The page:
SPLC Files Lawsuit Against Miss. Town for Denying Gay Bar License
Pat Newton, whose O'Hara's bar was featured in the 2006 Documentary "Small Town Gay Bar," found herself in the middle of a controversy on Tuesday when the Southern Poverty Law Center (SPLC) filed a federal lawsuit, on her behalf, against the town of Shannon, Miss. and its officials, after its mayor and aldermen denied her a business license to reopen her establishment.
In the complaint, which was filed today with United States District Court Northern District of Mississippi Aberdeen Division, the SPLC charges the town of Shannon and its leaders with violating Newton's right of free speech and equal protection under the First and 14th Amendments.
"The mayor and aldermen have no legitimate reason to deny Pat Newton the business license," said David Dinielli, SPLC deputy legal director. "Their opposition is rooted in blatant hostility toward a legitimate business, simply because a lesbian would operate it and because it would serve the LGBT community. They have discriminated against our client, even relishing the opportunity to discriminate."
By "relishing the opportunity to discriminate," Dinielli refers to one alderman involved in the case, who publicly stated that he looked forward to this lawsuit because litigation would likely delay the opening of O'Hara's even longer despite Shannon's shrinking tax base. According to Wikipedia, the town has a median household income of $29,773 with 18.4 percent of the population falling below the poverty line.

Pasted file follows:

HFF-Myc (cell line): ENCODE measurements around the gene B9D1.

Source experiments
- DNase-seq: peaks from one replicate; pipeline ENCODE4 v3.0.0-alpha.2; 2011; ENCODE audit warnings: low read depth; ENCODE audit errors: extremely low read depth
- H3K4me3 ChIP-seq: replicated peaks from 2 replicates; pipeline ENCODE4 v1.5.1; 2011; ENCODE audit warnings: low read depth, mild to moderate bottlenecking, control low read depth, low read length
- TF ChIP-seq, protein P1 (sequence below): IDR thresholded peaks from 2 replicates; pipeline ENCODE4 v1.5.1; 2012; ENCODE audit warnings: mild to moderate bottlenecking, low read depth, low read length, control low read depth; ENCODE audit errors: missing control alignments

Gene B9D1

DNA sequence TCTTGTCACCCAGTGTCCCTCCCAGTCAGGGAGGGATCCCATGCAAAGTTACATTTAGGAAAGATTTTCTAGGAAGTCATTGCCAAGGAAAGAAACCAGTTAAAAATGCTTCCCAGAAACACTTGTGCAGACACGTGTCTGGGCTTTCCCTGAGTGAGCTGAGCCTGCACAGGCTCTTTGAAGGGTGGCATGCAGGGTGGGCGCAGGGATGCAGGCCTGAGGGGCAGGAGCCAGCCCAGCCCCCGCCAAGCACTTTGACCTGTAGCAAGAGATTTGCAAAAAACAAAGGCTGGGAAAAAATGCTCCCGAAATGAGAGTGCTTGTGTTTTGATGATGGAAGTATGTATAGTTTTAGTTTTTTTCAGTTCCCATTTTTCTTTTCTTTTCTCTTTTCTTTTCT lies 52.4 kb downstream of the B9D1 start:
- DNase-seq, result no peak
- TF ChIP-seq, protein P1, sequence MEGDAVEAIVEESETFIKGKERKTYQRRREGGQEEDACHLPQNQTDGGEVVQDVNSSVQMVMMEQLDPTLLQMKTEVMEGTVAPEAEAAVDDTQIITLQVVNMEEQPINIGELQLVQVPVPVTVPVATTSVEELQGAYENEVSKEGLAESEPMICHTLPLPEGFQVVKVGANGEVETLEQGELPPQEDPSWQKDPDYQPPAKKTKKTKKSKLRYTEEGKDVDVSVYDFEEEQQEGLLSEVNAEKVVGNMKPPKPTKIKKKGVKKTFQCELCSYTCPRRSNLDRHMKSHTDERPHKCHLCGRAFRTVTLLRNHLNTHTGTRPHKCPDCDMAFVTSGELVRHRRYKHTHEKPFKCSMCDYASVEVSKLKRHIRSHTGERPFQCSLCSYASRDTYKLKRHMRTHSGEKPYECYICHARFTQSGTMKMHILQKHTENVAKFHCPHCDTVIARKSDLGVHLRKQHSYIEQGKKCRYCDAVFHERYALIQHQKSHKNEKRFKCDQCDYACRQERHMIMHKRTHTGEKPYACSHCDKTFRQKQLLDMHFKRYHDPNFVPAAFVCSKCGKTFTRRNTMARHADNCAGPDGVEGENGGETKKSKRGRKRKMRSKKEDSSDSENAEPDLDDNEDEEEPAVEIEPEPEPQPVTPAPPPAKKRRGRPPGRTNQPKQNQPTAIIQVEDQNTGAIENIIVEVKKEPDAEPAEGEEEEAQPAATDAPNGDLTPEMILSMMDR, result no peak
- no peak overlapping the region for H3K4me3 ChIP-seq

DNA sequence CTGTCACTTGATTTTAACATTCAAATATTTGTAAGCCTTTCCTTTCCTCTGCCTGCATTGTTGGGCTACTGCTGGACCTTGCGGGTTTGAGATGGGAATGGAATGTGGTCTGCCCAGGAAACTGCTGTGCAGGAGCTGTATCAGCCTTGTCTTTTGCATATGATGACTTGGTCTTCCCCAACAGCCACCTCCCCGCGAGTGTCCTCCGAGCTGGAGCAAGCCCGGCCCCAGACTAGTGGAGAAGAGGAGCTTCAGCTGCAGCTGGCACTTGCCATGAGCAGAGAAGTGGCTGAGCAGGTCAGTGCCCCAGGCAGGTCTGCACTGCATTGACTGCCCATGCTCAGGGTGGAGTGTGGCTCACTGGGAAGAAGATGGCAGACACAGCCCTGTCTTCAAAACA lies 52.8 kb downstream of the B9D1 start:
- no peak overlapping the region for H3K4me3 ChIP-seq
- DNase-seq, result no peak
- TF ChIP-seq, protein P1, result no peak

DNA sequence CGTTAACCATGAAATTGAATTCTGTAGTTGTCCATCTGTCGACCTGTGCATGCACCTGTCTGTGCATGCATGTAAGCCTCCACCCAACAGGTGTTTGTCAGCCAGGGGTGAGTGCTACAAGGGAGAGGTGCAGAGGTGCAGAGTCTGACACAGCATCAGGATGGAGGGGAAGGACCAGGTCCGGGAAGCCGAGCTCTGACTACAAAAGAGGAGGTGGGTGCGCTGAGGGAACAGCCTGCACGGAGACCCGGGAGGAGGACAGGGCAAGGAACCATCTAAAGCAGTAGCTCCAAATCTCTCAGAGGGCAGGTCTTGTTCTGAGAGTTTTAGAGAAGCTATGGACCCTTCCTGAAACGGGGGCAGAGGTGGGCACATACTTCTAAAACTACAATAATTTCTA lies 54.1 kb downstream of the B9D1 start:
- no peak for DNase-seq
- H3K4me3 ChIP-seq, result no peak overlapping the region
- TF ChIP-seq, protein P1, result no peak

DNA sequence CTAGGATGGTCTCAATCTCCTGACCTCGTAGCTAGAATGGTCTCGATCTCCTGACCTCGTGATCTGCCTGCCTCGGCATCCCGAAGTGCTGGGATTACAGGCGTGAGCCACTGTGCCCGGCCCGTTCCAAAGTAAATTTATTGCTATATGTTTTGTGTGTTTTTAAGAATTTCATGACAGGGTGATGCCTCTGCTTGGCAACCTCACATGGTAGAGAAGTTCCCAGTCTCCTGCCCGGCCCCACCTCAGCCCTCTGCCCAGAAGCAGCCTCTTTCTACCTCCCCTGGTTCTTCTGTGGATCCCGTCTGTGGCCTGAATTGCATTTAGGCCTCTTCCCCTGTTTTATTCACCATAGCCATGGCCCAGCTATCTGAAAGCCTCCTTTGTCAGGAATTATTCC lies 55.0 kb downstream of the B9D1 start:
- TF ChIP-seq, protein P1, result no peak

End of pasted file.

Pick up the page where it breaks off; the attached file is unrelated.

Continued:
According to a statement released by the SPLC, Newton operated a bar called O'Hara's in the community from 1994 to 1998, and it mainly served LGBT customers. After receiving numerous requests to reopen the bar, she entered into a lease and obtained a state business license and liquor license. She poured thousands of dollars and countless hours into upgrading the bar in preparing for its opening.
When she asked about obtaining a local business license, the mayor told her to submit an application and attend a board of aldermen meeting on June 4, when the board would vote on her application. Newton thought the hearing would be routine, but instead she encountered a hostile crowd of 30 to 40 people.
The mayor asked her to justify why she should be permitted to open the bar. After stating her reasons, the mayor asked the aldermen and citizens to raise their concerns. Newton was confronted with questions laced with insults from citizens and aldermen. One resident asked how Newton could call herself a Christian. Another asked whether she would let her daughter go into "a bar like that."
At the end of the hearing, an adviser to the town informed the board that Newton had met all the requirements for her application but that the application could be denied on public health and safety concerns. The board denied the application by a 4-to-1 vote - even though no legitimate evidence regarding public health and safety was presented.
"We've come a long way since Stonewall," said Sam Wolfe, SPLC senior staff attorney. "But in many places, including Shannon, Mississippi, significant progress has yet to be made."